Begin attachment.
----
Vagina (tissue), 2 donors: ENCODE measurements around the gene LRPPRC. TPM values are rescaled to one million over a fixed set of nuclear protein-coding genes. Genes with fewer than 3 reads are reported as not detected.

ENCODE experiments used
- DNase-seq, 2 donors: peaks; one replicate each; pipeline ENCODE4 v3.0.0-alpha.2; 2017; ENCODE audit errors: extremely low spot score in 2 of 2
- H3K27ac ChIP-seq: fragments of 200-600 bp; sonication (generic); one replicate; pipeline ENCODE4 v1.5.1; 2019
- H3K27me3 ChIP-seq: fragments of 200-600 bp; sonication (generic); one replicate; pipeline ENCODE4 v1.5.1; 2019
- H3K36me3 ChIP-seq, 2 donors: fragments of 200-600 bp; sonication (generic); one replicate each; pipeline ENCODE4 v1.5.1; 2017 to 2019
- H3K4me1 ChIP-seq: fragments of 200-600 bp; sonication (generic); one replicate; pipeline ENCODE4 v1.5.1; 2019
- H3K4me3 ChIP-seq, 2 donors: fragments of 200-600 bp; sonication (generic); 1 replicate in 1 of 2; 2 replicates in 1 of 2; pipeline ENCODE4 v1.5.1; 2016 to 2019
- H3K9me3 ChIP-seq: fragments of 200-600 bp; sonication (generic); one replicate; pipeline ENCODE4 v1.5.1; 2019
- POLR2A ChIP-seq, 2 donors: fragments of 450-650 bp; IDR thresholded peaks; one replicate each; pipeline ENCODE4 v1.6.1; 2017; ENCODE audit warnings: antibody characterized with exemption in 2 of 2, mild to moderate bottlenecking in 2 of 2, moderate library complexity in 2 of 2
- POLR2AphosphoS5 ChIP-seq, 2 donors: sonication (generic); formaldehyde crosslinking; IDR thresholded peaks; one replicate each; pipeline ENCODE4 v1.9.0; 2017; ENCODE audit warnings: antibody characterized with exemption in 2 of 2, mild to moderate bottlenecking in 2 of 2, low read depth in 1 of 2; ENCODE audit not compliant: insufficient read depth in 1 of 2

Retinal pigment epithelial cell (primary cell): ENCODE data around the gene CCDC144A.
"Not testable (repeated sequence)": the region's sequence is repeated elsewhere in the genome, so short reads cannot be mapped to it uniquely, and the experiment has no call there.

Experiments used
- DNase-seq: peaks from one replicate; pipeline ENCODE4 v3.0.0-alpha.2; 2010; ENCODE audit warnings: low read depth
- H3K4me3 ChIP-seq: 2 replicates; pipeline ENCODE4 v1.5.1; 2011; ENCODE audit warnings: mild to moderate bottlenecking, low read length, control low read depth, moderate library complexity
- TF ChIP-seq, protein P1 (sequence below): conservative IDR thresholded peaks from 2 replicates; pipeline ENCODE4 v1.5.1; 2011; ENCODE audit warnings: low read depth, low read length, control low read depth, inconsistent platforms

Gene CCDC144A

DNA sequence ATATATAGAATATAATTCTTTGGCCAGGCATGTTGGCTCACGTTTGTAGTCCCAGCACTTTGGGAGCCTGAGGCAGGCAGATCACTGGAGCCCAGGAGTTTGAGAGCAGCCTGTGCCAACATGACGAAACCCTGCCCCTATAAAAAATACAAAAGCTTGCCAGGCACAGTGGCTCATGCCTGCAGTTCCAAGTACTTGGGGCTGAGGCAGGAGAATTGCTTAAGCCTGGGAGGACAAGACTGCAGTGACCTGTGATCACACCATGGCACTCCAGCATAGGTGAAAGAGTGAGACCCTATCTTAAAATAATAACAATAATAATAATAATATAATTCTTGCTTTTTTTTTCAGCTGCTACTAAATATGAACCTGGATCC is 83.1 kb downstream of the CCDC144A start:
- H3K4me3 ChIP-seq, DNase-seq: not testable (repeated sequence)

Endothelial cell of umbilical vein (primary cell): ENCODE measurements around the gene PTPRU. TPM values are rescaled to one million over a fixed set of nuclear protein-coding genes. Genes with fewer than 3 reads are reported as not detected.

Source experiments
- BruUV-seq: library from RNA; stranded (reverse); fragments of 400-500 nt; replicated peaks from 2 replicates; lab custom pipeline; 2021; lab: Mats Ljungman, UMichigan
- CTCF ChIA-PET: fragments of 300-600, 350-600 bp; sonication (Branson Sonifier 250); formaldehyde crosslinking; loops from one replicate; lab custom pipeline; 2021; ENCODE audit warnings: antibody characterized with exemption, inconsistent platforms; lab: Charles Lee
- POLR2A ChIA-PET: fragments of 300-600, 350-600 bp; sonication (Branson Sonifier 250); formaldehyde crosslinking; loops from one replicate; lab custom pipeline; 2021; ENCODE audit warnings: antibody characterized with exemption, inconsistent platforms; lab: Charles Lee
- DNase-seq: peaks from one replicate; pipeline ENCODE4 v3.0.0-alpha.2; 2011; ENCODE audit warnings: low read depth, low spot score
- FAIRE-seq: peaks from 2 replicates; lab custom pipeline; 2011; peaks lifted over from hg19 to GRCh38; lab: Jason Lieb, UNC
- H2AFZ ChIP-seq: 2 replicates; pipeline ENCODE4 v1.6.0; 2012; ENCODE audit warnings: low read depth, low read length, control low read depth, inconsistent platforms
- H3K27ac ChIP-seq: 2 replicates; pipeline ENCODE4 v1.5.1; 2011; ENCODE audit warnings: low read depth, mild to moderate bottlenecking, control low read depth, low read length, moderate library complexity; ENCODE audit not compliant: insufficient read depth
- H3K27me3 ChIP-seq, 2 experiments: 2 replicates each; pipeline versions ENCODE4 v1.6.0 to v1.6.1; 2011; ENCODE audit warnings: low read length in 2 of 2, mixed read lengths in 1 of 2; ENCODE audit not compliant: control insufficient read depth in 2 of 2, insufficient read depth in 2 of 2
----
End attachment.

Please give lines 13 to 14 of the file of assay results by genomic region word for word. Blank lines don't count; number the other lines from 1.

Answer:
"Not testable (repeated sequence)": the region's sequence is repeated elsewhere in the genome, so short reads cannot be mapped to it uniquely, and the experiment has no call there.

Experiments used